Rowland Stout

Actions and Achievements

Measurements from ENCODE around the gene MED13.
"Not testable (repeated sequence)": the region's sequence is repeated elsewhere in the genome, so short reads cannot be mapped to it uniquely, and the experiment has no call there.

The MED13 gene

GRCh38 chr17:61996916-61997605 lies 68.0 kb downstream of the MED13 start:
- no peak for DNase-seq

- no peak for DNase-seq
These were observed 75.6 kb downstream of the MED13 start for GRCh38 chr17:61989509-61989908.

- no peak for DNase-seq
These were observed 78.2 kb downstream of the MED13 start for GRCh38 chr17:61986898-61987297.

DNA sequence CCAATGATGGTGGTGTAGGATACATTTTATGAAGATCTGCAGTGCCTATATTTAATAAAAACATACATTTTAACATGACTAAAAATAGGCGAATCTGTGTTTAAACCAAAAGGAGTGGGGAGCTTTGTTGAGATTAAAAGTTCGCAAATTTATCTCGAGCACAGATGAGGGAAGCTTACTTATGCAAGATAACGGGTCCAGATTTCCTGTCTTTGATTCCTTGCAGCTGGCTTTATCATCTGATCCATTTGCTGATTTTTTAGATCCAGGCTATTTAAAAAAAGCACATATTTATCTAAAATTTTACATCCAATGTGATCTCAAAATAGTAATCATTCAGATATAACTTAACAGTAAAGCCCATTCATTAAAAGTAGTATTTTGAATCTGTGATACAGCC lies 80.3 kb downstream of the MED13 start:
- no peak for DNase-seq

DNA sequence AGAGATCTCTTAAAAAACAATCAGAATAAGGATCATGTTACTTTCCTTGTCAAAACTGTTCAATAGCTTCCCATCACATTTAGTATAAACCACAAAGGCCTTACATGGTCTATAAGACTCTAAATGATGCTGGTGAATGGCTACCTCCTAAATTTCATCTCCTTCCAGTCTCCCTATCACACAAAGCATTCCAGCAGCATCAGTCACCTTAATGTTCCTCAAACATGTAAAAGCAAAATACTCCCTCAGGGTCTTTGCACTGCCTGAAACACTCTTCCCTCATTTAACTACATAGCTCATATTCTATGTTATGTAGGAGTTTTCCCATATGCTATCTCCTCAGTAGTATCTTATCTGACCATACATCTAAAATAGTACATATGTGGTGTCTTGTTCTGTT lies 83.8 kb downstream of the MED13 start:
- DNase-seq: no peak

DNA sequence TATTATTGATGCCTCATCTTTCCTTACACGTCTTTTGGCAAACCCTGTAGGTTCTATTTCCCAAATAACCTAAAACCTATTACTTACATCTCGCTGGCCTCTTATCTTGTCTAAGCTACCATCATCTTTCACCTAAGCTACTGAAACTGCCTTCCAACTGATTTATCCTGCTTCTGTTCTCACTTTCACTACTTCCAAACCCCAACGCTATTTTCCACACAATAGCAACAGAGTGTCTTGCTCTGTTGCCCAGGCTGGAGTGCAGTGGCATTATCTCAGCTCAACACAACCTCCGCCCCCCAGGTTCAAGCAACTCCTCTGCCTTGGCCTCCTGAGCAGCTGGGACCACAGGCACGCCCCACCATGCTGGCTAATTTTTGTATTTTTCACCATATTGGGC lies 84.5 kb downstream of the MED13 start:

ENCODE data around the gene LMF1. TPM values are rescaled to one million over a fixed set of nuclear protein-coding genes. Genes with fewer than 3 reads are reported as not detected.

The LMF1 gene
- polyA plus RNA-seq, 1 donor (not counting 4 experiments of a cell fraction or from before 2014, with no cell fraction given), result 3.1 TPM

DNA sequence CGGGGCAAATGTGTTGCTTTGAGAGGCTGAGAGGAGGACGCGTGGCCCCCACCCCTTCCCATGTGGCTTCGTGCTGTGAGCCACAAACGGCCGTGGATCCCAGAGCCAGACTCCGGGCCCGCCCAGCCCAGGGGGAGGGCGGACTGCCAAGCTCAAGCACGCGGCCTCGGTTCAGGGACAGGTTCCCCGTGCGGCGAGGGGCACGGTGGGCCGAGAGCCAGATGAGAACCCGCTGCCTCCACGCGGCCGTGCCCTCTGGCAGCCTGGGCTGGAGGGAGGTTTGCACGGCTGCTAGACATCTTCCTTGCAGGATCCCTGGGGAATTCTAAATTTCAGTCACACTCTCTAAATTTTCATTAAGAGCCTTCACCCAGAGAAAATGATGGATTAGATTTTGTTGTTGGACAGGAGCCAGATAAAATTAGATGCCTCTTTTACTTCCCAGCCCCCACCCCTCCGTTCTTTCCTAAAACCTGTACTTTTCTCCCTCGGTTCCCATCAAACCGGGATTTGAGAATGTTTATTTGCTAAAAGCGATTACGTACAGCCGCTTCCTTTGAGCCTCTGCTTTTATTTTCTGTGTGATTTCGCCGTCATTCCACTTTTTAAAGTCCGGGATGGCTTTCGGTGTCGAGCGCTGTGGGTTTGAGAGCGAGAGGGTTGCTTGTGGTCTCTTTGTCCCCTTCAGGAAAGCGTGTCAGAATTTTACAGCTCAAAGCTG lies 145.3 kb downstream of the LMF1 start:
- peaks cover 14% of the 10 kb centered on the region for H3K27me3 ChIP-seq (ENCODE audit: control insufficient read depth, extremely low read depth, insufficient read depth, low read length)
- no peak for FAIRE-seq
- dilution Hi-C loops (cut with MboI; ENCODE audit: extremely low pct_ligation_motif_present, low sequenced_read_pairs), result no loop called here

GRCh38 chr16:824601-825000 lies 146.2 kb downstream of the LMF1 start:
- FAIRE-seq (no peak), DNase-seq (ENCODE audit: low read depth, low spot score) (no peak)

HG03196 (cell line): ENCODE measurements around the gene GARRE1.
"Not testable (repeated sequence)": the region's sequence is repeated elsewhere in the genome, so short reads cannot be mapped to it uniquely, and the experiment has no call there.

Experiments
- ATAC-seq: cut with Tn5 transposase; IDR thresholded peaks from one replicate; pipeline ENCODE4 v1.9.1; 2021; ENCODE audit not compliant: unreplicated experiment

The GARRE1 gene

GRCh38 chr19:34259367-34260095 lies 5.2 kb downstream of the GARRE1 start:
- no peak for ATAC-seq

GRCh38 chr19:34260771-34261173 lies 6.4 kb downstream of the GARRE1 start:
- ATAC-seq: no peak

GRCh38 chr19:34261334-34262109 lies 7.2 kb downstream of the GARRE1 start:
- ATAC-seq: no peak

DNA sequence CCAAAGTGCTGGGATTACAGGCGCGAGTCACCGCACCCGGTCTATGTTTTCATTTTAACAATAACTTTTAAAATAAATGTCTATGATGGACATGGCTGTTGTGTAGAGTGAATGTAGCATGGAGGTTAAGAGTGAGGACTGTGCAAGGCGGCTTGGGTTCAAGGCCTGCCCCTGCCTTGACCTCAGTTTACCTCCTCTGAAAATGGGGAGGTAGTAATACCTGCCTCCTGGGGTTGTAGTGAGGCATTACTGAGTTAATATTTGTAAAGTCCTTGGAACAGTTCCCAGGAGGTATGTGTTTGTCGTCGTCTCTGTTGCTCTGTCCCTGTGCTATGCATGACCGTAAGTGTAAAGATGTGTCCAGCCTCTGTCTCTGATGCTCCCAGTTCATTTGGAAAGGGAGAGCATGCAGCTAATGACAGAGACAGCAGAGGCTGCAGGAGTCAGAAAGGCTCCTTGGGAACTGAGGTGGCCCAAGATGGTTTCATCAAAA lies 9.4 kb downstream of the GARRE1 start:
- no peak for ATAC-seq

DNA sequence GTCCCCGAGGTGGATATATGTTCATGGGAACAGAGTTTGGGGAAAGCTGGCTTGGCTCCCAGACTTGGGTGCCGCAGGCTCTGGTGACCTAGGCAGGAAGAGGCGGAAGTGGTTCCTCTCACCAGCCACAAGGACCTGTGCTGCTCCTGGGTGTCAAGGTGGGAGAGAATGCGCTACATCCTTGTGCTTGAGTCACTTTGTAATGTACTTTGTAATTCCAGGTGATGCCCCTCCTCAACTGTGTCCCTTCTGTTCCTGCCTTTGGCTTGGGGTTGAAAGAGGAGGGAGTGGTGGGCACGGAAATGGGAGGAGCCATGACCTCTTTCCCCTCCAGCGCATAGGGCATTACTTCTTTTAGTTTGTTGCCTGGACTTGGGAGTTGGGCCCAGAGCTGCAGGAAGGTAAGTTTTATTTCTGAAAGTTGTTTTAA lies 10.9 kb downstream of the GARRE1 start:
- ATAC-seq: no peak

The paper identifies a class of actions – described as non-progressive achievements – which have the property that there is no moment when the agent is doing them, even though the agent certainly does them. Ballistic actions – where the agent is in control of initiating a process which has the intended result but which the agent is not in control of once it starts – are often taken to be paradigmatic in the philosophy of action. I argue that these are nonprogressive, and that fully controlled action, in which the agent is exercising their power to achieve some result rather than merely exercising their power to do something that is likely to result in that achievement, should be regarded as more fundamental. Taking progressive action to be fundamental means that Davidson’s famous counter-example to Anscombe’s principle of practical self-knowledge – intentionally making ten carbon copies – misses its target.

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